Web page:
This chapter explores how the narrative-based walking simulator What Remains of Edith Finch ludifies traditions of Gothic fiction. Combining Gothic themes of death, the family and the family curse, the game involves the protagonist investigating her abandoned childhood home where every family member died a dramatic and untimely death. Sealed rooms, preserved since their inhabitants’ demise, contain shrine-like displays including a document of some form allowing players to experience the last moments of each Finch. Play involves penetrating these spaces, according to the ludo-Gothic emphasis on boundary crossing, piecing together interactive narrative fragments consistent with Gothic fiction’s patchwork storytelling. In accessing each lost manuscript, players engage in a generically specific process of multi-media trans-subjectivity, experiencing various first person perspectives and engaging with numerous gameplay interfaces. The title’s series of ambiguous unreliable narratives, its refusal of a consistent subjective position, and unreal dream-like sensation contribute to the game’s Gothic atmosphere. In a restriction of videogame agency and control, consistent with horror games, no player option is available other than to complete each pre-determined death. Gothic pastiche, a compulsion to repeat the past, and the embalming processes of photographic media are variously employed across these sequences. Play evokes the melancholy heroine, consumed by maternal loss, masochistically replaying her family’s sorrowful past, hunting for lost objects and exhuming the ghosts of her history. With its nested narrative, morbid preoccupation and ambivalent supernatural presence, the game effectively translates Gothic traditions into the videogame medium.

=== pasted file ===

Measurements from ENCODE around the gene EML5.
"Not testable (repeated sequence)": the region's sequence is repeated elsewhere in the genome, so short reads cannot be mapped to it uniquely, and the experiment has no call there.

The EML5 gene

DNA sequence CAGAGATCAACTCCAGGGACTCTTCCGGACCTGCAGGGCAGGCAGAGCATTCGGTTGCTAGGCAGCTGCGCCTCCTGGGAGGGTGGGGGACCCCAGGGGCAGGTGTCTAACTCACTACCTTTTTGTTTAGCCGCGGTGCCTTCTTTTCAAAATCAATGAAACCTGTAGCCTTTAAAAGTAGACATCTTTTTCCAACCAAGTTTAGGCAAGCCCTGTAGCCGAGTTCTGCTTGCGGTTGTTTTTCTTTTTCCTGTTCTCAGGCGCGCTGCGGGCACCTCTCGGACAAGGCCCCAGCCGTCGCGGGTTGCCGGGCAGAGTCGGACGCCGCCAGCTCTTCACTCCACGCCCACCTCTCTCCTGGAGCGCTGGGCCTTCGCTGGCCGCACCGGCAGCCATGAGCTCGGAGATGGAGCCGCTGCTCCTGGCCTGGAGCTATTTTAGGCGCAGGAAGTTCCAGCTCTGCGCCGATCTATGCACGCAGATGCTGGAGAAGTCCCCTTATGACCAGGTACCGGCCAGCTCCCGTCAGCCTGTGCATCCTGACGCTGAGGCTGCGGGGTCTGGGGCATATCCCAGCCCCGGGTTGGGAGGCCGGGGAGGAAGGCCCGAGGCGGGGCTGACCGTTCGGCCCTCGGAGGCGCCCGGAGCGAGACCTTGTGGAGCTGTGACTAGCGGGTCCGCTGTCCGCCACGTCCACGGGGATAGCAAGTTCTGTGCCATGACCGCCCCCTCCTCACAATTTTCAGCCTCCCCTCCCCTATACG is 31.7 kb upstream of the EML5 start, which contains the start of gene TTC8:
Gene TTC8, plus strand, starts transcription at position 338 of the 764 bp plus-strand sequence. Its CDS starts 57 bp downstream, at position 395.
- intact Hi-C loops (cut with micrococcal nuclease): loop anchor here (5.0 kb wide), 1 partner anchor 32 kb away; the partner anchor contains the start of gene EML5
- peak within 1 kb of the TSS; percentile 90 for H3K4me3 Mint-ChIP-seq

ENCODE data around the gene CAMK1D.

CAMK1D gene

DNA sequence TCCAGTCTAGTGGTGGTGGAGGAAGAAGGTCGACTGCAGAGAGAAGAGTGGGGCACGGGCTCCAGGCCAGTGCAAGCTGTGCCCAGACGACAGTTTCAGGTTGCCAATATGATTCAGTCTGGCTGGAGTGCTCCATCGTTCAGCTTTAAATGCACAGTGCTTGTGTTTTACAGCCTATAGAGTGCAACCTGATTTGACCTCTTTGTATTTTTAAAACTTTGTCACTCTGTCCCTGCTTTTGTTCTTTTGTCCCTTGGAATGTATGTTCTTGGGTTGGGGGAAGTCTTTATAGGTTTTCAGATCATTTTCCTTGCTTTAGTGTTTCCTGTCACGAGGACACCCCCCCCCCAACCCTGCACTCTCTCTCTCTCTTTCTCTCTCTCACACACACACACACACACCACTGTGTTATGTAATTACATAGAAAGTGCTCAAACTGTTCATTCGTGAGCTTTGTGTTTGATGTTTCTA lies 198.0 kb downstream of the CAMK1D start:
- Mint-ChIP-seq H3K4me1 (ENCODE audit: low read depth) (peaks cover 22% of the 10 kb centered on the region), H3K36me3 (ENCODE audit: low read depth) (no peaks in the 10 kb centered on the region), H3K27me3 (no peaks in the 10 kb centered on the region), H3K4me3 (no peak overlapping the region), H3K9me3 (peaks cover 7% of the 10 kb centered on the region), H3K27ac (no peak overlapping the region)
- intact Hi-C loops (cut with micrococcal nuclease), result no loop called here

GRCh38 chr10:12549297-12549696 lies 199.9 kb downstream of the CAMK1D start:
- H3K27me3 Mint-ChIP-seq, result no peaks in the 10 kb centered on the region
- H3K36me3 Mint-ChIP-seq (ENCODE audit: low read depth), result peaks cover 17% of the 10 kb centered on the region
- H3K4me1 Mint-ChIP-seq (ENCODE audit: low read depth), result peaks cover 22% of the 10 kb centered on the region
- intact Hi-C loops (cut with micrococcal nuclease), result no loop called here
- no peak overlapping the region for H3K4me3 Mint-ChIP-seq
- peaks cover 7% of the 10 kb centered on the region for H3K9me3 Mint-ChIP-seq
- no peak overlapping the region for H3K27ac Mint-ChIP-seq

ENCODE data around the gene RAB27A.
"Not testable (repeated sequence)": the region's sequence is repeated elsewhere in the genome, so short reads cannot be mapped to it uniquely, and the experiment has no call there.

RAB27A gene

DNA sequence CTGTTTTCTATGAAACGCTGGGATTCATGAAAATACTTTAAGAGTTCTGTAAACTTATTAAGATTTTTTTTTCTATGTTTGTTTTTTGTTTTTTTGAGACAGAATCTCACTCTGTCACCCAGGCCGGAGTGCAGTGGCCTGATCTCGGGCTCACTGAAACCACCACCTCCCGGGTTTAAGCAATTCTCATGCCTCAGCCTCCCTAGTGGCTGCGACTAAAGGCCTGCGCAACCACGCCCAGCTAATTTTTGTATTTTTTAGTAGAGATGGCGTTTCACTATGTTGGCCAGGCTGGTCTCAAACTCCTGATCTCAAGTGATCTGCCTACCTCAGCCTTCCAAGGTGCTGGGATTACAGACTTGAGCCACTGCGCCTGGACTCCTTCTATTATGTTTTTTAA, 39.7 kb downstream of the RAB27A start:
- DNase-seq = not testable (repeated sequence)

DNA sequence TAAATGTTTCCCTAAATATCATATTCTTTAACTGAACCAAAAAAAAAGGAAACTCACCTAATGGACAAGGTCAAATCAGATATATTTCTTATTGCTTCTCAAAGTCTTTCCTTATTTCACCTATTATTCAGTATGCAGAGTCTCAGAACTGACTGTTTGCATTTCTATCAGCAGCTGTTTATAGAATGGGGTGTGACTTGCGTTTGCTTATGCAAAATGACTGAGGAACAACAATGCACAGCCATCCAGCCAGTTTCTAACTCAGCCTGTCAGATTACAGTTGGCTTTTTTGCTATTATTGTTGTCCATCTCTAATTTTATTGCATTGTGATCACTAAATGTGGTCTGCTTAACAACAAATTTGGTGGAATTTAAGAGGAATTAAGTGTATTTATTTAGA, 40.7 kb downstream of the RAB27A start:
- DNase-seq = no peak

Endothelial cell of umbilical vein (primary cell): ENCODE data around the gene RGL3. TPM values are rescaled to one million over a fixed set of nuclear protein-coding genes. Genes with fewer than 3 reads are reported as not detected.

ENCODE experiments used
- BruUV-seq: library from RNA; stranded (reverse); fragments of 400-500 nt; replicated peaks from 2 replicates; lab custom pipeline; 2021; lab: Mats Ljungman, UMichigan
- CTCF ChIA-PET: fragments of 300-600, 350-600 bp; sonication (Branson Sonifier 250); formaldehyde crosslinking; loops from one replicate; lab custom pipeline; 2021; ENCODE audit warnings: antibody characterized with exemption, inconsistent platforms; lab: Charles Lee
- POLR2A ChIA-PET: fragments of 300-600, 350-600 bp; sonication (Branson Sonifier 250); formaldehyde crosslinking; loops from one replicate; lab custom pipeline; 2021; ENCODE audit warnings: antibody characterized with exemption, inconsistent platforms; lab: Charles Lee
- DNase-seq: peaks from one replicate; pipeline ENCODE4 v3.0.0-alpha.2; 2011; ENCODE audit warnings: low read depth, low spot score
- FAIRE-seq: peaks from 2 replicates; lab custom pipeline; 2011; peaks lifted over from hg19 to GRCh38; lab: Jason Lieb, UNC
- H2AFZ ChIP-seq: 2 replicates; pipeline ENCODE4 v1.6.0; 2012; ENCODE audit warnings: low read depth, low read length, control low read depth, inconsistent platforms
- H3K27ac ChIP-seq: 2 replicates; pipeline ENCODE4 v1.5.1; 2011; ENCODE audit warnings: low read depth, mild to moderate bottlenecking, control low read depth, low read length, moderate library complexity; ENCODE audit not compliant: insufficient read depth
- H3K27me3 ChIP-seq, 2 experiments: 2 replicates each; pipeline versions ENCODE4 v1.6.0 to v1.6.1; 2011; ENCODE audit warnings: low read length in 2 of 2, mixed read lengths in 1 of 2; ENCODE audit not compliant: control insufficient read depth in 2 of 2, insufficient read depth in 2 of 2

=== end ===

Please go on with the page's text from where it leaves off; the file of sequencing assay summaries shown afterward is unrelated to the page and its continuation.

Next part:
The emphasis of this survey is on motion picture reference material that has been published since 1982. This update does not, for the most part, include titles covered in…
The emphasis of this survey is on motion picture reference material that has been published since 1982. This update does not, for the most part, include titles covered in a prior RSR article (1:4; 1983), written by myself, or in an even earlier article by Leslie Kane (7:1; 1979). In those few instances where titles that have appeared in the earlier RSR film surveys are discussed, it is because they now have a new subject emphasis.
Up until the turn of the millennium, there had been very little positive representation of women and women in action characters in the action film genre. Two notable…
Up until the turn of the millennium, there had been very little positive representation of women and women in action characters in the action film genre. Two notable exceptions were Ellen Ripley in the Alien movies and Sarah Connor in the Terminator franchise. Whilst this has certainly changed over the last 20 years, one action/horror/science fiction heroine remains neglected: Project Alice in the six Resident Evil films. Portrayed by Milla Jovovich, and loosely based on the platform game character, Project Alice is strong, driven, motivated and tough. This chapter will, through detailed analysis of character, her physical presence through the clothing she wears, psychogeographical aspects, her use of weapons and narrative arc, clearly demonstrate the importance of Project Alice to the horror genre.
Publishers are producing new reference sources on film at an astonishing rate. Each week reviews and advertisements appear to announce yet another book. Books vary in scope, subject emphasis, size, price, and of course, quality, and represent both new works and revised or added editions. Not only are American publishers active, but European firms are getting on the bandwagon, too.